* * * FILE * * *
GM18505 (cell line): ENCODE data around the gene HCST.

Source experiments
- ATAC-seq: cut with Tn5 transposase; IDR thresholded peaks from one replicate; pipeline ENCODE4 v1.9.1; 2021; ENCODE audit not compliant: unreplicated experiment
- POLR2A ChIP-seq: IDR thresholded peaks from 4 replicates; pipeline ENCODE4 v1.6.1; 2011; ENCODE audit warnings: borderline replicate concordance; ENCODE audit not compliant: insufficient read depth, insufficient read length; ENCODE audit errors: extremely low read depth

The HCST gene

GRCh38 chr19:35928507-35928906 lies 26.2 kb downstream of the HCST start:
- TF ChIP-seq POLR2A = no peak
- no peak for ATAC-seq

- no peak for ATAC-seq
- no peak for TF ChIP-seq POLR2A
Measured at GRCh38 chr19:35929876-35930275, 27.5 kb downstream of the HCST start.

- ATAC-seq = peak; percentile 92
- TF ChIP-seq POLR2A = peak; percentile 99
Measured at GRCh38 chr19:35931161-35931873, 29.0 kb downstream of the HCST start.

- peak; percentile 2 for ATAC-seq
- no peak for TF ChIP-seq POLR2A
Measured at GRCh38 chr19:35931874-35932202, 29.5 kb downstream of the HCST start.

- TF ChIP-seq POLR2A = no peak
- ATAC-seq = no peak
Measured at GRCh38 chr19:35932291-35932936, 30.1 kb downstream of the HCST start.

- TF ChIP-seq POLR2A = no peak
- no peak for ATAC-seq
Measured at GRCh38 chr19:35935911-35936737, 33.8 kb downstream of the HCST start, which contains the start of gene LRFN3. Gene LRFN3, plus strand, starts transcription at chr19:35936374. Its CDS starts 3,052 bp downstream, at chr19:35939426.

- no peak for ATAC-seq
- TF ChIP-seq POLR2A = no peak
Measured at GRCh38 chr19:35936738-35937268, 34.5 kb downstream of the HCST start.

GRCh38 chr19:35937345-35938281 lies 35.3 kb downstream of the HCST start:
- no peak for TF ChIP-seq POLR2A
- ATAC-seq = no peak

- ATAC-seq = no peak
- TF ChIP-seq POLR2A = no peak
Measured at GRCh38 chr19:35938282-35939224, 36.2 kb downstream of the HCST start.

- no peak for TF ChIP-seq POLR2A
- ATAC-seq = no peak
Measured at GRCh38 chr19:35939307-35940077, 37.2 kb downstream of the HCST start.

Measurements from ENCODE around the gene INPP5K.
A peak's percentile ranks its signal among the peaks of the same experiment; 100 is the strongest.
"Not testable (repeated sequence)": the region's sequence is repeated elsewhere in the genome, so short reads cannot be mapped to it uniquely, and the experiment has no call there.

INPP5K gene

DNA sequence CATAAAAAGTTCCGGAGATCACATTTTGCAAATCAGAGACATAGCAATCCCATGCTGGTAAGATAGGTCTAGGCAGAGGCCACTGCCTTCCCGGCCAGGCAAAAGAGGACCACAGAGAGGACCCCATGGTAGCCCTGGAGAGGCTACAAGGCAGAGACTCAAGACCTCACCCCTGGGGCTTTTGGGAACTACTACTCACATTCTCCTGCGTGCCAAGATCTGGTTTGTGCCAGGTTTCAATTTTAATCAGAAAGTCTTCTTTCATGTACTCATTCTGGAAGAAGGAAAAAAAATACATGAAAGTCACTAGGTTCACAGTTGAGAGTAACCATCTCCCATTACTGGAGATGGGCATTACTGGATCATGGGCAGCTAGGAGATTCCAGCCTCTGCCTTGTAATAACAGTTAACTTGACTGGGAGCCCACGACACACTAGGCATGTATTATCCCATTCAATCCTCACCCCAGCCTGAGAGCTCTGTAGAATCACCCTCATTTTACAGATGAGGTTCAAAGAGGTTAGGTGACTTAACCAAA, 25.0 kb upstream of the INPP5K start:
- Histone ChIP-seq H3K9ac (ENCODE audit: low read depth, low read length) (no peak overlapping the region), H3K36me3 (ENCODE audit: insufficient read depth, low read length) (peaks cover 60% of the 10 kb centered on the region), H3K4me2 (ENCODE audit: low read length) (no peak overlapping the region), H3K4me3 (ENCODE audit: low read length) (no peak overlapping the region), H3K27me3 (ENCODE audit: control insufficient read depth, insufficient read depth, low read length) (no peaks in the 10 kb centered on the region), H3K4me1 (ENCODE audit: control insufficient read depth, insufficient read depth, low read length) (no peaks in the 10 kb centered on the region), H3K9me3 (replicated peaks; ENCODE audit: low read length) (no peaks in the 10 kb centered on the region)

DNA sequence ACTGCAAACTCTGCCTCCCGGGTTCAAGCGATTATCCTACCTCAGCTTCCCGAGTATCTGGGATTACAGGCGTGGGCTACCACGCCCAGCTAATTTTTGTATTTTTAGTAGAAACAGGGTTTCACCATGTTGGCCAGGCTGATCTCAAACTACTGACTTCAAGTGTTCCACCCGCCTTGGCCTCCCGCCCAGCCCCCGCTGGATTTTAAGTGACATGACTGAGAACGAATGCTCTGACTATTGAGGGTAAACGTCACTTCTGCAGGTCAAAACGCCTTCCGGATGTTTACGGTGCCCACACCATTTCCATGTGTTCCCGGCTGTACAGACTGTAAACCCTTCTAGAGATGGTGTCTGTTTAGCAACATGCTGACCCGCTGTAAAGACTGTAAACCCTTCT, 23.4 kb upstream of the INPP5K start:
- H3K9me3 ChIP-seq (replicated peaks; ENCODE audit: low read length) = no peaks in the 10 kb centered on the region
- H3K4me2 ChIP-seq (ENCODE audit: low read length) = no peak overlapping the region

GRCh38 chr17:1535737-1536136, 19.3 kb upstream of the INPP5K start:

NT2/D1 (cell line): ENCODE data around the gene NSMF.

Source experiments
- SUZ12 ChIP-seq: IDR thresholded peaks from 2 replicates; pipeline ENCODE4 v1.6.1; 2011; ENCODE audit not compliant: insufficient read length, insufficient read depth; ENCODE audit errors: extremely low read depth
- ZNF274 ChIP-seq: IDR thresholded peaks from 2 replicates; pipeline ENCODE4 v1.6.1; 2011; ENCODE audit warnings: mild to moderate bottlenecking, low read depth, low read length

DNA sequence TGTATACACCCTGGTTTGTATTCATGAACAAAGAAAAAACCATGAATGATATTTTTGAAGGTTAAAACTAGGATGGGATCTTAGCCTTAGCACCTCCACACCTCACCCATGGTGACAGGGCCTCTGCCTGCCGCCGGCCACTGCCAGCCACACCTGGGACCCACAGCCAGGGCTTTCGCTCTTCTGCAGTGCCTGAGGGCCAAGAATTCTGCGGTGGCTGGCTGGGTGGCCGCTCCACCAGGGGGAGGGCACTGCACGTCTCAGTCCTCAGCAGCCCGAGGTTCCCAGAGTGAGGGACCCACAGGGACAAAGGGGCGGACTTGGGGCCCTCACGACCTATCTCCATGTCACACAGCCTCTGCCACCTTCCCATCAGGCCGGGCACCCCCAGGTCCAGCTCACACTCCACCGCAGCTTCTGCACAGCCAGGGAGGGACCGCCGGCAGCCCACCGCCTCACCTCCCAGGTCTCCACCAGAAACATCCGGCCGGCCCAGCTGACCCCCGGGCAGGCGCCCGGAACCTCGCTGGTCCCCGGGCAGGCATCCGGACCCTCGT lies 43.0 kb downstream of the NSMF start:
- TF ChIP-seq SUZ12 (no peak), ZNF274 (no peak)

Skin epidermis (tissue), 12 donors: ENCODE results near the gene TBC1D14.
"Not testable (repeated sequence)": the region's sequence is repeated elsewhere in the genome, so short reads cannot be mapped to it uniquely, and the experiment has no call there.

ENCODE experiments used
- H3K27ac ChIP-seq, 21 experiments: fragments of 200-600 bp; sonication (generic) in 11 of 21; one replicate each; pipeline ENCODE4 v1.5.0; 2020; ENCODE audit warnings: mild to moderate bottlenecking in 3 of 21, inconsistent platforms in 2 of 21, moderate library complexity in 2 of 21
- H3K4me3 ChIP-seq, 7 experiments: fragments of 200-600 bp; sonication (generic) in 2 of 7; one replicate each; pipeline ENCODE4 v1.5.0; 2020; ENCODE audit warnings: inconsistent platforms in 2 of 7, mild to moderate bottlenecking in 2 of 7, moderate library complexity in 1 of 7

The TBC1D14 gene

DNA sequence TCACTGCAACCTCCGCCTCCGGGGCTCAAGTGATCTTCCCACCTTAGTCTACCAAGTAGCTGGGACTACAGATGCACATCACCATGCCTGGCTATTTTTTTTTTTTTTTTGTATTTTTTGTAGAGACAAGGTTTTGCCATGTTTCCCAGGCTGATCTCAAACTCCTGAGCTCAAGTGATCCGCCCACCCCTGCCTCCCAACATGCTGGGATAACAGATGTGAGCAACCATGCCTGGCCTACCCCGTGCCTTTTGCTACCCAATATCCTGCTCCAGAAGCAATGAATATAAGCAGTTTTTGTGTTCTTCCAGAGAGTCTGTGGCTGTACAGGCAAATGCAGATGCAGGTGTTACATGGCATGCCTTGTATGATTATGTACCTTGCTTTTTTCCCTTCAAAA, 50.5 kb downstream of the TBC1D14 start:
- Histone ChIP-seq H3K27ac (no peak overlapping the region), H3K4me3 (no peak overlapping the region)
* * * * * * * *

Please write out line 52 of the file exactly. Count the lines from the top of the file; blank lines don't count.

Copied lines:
Skin epidermis (tissue), 12 donors: ENCODE results near the gene TBC1D14.